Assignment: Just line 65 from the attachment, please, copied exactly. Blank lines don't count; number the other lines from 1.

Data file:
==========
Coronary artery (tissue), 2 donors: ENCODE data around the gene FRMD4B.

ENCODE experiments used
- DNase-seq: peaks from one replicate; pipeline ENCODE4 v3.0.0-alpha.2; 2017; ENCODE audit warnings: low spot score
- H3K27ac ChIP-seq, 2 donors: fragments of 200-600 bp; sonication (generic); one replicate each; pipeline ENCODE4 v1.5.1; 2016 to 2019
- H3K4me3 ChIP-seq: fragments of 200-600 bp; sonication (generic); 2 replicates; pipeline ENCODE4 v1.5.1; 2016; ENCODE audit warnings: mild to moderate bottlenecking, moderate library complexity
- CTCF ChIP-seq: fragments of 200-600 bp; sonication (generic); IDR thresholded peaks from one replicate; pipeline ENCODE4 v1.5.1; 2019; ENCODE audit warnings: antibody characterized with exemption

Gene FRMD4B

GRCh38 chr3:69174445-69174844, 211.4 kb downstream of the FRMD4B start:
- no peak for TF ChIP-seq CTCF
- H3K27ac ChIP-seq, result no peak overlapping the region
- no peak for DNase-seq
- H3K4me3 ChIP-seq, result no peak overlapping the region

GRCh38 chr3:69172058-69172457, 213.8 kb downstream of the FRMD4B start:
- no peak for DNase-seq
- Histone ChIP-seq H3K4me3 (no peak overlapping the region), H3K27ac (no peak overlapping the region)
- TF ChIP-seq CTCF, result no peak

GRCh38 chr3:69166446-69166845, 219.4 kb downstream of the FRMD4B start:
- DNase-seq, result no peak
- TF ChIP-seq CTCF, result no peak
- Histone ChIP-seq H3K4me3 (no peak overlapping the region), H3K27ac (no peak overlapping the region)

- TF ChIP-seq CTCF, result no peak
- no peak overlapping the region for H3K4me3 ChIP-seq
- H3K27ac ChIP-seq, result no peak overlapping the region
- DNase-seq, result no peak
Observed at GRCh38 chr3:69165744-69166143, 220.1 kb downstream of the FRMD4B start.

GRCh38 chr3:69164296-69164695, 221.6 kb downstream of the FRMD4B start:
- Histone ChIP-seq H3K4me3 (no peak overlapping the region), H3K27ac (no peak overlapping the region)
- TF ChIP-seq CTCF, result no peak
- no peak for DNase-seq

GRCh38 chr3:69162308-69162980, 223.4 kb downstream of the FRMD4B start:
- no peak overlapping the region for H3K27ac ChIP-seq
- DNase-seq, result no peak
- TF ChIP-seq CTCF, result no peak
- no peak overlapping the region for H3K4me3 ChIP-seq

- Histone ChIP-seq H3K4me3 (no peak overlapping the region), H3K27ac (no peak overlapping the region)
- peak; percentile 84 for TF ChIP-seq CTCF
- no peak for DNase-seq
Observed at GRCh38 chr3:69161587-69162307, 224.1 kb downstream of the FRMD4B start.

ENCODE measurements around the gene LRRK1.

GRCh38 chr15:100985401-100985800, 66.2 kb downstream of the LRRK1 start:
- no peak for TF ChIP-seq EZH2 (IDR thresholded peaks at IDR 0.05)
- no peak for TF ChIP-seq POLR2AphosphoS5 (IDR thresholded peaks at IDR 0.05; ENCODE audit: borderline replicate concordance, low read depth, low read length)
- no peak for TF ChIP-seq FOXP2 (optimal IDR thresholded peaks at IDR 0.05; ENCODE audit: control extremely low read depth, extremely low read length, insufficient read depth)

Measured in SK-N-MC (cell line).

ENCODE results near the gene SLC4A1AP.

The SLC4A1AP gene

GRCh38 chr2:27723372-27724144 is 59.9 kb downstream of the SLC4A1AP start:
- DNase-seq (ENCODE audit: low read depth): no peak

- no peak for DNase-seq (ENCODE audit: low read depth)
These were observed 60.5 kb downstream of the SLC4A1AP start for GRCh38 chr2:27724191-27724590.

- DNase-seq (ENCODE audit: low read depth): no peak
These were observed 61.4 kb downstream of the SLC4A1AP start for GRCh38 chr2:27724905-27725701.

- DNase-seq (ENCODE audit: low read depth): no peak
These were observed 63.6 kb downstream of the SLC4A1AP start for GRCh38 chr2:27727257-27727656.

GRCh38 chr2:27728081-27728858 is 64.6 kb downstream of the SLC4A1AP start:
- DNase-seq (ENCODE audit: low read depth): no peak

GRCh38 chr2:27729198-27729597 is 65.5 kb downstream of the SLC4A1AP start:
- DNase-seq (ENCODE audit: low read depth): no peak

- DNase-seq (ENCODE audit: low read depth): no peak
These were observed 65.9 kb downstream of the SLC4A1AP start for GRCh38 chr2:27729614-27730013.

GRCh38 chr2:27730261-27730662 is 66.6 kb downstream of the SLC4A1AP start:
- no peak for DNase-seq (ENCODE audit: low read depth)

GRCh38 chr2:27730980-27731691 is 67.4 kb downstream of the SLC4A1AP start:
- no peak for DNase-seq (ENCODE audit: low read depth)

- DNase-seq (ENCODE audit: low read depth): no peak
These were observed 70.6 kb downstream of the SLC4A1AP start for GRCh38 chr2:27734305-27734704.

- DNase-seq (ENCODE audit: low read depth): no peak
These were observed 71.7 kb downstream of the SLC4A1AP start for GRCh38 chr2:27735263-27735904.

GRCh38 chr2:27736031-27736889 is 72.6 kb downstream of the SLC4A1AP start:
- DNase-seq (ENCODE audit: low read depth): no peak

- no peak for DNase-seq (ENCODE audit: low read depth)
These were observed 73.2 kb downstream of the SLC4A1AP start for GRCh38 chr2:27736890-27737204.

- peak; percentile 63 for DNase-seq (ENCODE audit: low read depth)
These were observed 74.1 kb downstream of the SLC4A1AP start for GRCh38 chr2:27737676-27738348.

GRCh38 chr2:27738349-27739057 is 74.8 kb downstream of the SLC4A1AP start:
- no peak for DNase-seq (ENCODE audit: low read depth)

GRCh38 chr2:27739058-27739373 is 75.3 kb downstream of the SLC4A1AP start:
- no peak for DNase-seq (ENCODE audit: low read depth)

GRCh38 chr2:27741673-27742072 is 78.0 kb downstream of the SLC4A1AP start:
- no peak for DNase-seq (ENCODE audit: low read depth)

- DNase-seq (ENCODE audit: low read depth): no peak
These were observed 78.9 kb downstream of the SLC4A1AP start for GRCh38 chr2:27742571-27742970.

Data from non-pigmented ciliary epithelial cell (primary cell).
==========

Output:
- DNase-seq (ENCODE audit: low read depth): no peak